Throughout its SE&CR career, Orpington’s locomotive allocation comprised mainly of ‘’H’’ Class and ex-LC&DR ‘’R’’ Class tank engines. The building’s existence in the engine shed capacity was, however, short-lived, and on the advent of the Southern Railway, considerable change was afoot. The SR swiftly implemented a programme of electrification of the ex-SE&CR suburban lines, using the LSWR’s favoured 600 Volts D.C. third rail system. Orpington became the first station on the ex-SER network to witness an electric service, scheduled working beginning from Victoria and Holborn Viaduct on 12th July 1925, by means of the Bickley Loops. Electric working to Charing Cross, Cannon Street, and London Bridge was possible from 28th February 1926, and it was the commencement of these services which brought closure to the shed at Orpington. Cannon Street and Slade Green sheds were dealt a similar fate, although the sheer scale of the building at the latter ensured a new lease of life for the depot as an EMU inspection shed. Much of the former site of Cannon Street’s depot quickly became home to one of the SR’s distinctive red-brick substations. Despite electrification, Orpington’s redundant shed retained its two tracks. Improvements to the semi-roundhouse at Horsham in 1927 saw the turntable at Orpington transferred to the former, replacing the existing 46-foot example. The 1935 extension of third rail to Sevenoaks saw those four ‘’down’’ sidings north of the shed absorbed into a then new 1050 foot-long EMU inspection and cleaning shed. Consequently, the direct connection between these sidings and the former engine shed was removed, but the redundant depot still retained its indirect link with the trio of sidings to its south, parallel with the ‘’down’’ side bay platform. By 1948, on the formation of British Railways, the shed building still had the physical rail connection with the aforementioned sidings. Furthermore, although the turntable had long since gone, the circular pit which once accommodated it was still in evidence. By this stage, the shed building had also been blocked off at its ‘’country’’ end, such occurring as part of the 1925 electrification.

The engine shed retained a rail connection and remained in service with the permanent way department until the advent of the Kent Coast Electrification Scheme's ''Phase 2''. Track revisions over the 1960 to 1962 period saw all rails lifted within the former engine shed area, but extensive rolling stock berthing sidings remained on site to be controlled by the March 1962-commissioned ''power box''. After finally losing its tracks, the redundant shed was internally partitioned and used as mess rooms and offices for railway staff. More change was, however, on the cards, as recently as 2007. In this year, work began on converting the building for use as a driver training centre. The procurement of the Class 395 ‘’Javelin’’ fleet required the installation of a driver simulator for this variant of EMU at an existing training facility at Ashford. Space limitations proved an obstacle at the Ashford centre, where six Electrostar/Networker simulators had already been installed during 2002, by contractors Corys T.E.S.S. (Training & Engineering Support Systems). The solution devised was to cascade three of the six existing simulators down to a new £325,000 driver training centre within the former engine shed at Orpington. The new facility was formally opened on the morning of Monday 5th November 2007, at 10:00, by the MP for Orpington, John Horam. The building has been partitioned into four air-conditioned classrooms, a fire officer’s room, and the customary mess room.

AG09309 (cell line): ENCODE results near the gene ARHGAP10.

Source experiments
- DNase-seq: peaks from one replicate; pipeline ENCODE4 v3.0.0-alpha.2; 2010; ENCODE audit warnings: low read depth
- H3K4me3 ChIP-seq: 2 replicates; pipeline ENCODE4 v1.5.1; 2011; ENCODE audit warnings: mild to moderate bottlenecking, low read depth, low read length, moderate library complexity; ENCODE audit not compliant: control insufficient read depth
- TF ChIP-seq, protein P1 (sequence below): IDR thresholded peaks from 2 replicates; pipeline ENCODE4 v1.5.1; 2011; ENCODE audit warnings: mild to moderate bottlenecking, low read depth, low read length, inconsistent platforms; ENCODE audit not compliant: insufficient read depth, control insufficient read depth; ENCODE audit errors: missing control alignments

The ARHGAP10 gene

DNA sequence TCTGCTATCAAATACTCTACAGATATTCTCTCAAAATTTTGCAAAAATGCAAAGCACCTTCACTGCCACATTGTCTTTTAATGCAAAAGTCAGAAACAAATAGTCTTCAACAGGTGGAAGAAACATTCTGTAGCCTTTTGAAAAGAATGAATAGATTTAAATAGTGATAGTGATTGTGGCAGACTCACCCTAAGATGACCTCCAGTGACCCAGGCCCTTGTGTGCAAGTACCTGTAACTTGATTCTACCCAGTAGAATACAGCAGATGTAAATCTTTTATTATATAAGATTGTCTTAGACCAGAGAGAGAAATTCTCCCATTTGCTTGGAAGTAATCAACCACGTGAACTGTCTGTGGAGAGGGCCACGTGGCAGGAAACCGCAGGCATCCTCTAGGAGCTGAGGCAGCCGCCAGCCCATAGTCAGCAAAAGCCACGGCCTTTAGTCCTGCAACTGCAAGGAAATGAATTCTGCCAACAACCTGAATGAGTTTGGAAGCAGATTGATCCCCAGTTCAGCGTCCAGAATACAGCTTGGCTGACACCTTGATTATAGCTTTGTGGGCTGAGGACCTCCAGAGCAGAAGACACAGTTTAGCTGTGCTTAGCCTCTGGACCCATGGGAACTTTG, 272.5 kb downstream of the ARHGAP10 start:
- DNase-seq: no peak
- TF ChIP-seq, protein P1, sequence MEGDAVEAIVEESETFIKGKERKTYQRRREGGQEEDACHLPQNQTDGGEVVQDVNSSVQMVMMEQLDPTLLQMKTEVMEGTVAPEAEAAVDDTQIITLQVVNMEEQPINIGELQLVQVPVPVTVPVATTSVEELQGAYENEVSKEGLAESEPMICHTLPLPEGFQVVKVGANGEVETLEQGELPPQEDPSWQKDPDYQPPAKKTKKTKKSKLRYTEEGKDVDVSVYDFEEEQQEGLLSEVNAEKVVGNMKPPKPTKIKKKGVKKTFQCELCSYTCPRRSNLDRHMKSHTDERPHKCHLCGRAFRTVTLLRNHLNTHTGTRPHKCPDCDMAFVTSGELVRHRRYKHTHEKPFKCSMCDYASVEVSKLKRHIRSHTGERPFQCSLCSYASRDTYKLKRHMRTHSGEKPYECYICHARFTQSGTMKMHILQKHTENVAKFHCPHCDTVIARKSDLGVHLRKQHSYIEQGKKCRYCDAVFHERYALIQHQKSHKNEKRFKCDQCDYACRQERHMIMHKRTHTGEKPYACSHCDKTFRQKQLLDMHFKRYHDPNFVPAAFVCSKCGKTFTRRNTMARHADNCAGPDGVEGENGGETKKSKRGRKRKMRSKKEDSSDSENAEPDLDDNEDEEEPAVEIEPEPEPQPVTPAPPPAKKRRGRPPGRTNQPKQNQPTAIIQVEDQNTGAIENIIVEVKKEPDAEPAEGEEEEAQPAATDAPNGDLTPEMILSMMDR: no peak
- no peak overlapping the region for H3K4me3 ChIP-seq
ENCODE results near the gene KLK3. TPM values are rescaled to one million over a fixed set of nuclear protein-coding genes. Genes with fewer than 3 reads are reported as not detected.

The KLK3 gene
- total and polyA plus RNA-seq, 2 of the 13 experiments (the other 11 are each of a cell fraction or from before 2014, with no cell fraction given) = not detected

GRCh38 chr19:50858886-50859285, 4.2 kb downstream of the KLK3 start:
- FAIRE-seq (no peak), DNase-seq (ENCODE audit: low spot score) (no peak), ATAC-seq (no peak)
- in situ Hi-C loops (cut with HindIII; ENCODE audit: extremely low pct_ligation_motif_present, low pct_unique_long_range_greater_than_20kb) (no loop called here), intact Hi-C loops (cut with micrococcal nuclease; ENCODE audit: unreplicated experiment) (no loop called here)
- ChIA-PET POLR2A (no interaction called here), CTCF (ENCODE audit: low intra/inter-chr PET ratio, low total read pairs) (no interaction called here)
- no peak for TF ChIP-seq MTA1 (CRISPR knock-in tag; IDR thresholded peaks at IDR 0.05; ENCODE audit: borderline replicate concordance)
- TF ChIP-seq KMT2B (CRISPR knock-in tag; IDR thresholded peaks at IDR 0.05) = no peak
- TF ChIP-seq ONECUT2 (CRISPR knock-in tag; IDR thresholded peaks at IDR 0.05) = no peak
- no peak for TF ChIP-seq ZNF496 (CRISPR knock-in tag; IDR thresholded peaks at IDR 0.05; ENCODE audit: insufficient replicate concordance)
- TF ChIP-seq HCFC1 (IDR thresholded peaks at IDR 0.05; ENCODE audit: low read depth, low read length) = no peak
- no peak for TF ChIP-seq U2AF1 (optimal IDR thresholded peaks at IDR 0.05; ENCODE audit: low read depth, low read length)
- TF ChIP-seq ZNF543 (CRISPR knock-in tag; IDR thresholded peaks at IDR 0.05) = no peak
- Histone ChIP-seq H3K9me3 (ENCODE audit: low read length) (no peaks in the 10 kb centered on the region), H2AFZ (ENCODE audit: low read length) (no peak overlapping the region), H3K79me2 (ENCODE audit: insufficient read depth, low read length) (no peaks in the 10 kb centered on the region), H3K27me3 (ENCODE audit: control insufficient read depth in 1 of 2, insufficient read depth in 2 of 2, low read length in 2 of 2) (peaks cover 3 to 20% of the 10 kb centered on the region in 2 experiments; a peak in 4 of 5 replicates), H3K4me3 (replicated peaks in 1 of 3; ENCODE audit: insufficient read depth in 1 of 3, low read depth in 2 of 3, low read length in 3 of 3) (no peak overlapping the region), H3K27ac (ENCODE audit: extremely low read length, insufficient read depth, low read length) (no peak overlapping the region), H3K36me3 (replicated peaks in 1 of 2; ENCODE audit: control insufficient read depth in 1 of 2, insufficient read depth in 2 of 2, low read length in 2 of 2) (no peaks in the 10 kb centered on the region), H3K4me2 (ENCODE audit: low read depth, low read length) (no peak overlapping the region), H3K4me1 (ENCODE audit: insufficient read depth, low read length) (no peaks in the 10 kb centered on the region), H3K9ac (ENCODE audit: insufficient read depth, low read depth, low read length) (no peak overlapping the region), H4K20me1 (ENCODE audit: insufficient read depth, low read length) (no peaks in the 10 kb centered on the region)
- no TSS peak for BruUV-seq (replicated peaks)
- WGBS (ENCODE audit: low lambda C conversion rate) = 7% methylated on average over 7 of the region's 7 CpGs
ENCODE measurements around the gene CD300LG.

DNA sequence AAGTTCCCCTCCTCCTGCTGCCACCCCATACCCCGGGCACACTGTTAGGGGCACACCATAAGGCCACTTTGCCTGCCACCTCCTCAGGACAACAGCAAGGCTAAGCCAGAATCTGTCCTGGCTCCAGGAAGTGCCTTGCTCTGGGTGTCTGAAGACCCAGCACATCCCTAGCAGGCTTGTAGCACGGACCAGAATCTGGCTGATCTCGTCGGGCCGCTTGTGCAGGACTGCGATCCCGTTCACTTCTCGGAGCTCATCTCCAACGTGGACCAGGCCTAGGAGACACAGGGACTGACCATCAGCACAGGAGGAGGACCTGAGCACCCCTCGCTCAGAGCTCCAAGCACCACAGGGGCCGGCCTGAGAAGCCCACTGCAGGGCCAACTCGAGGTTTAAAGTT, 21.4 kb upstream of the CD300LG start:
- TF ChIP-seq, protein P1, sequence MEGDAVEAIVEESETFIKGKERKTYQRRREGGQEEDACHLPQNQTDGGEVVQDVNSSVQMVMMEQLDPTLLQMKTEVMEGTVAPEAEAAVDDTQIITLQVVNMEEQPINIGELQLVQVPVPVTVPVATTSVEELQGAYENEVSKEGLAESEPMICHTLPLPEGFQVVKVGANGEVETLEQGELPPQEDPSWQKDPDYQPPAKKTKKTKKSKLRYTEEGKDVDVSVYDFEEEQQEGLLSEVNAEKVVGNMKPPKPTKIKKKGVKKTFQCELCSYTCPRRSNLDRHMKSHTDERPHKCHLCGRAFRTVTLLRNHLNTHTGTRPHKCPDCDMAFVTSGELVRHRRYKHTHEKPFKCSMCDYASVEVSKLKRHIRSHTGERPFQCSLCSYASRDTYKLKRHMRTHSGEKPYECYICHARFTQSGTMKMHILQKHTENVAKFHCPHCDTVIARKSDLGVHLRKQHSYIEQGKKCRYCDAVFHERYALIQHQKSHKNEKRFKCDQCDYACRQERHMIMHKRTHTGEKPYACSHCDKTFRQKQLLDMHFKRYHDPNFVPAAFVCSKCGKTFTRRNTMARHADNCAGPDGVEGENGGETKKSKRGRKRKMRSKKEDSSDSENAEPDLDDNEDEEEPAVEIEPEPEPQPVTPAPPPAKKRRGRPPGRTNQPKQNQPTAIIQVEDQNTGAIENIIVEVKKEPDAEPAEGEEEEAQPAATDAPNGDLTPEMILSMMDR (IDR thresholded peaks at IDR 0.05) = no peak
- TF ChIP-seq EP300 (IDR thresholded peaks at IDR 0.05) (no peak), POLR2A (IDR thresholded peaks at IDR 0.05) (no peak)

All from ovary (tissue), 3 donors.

Viewed from platform 2, the former engine shed still had its original steam-era roof design in place, with all-over grime which no doubt dated back as far. © Kevin McArdell

26th September 2004

Seen over twenty years later, the building sported a simpler pitched roof design, covered with a layer of asphalt. The brickwork had also been cleaned up nicely and the windows restored. Where the two tracks used to enter the building is indicated by the large white doors, which now seal the entrance - even these are obscured by mobile offices. In the above view, the building is seen before driving simulators were installed. © David Glasspool